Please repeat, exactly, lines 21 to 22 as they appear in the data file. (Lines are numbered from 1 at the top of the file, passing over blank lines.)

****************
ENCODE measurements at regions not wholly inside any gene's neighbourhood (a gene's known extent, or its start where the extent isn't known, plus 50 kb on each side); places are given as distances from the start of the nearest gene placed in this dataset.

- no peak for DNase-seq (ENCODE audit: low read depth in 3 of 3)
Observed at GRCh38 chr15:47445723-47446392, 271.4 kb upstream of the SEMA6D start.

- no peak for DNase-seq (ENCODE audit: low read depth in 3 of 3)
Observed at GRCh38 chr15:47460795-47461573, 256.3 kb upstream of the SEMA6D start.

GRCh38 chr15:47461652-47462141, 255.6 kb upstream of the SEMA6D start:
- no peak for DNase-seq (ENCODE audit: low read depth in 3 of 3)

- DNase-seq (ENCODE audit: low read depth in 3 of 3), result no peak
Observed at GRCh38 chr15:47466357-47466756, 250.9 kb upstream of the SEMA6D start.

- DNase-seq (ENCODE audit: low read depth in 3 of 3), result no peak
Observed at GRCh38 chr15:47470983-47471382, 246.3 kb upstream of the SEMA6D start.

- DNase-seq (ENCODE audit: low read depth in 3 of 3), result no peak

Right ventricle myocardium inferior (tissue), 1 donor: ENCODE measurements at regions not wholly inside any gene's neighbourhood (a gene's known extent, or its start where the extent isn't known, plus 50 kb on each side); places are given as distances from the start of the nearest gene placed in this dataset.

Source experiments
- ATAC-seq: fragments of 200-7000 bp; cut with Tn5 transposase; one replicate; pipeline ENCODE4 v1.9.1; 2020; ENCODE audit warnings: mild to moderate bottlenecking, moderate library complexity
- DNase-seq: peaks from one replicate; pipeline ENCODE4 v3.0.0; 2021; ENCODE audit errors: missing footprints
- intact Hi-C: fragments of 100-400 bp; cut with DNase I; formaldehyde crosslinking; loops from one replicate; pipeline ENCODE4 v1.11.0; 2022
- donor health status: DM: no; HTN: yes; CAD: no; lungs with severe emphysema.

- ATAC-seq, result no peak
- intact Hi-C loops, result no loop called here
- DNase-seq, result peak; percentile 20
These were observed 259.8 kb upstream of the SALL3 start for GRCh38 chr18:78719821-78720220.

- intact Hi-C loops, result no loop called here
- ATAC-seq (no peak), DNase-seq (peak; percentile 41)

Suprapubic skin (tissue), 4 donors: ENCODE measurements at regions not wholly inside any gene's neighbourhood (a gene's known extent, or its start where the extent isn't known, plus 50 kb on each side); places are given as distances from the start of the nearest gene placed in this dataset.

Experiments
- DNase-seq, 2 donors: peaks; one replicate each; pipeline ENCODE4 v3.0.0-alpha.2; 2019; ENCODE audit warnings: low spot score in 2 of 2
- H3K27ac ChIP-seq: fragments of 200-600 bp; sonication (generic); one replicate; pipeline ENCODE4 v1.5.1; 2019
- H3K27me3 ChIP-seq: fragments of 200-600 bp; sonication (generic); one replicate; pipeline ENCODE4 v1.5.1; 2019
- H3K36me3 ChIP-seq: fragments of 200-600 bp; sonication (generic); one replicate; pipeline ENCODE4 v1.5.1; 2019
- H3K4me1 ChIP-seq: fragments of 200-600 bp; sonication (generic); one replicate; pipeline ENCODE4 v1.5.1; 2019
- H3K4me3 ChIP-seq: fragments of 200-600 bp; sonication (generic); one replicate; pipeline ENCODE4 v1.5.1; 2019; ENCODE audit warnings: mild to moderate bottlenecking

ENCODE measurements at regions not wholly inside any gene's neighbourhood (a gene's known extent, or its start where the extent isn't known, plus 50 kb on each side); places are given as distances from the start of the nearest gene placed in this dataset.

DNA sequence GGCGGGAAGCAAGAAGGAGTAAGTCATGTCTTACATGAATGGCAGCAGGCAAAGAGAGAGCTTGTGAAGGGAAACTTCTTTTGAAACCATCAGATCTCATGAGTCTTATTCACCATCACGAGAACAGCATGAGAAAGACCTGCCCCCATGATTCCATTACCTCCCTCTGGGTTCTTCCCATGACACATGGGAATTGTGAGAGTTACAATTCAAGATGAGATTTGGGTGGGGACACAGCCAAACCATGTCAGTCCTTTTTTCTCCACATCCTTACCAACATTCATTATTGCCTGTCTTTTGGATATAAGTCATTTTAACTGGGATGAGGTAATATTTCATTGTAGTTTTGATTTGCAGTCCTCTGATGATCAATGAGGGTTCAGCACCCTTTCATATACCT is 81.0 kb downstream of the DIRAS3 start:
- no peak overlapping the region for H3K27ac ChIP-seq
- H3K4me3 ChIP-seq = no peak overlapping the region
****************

- DNase-seq, result peak; percentile 20
These were observed 259.8 kb upstream of the SALL3 start for GRCh38 chr18:78719821-78720220.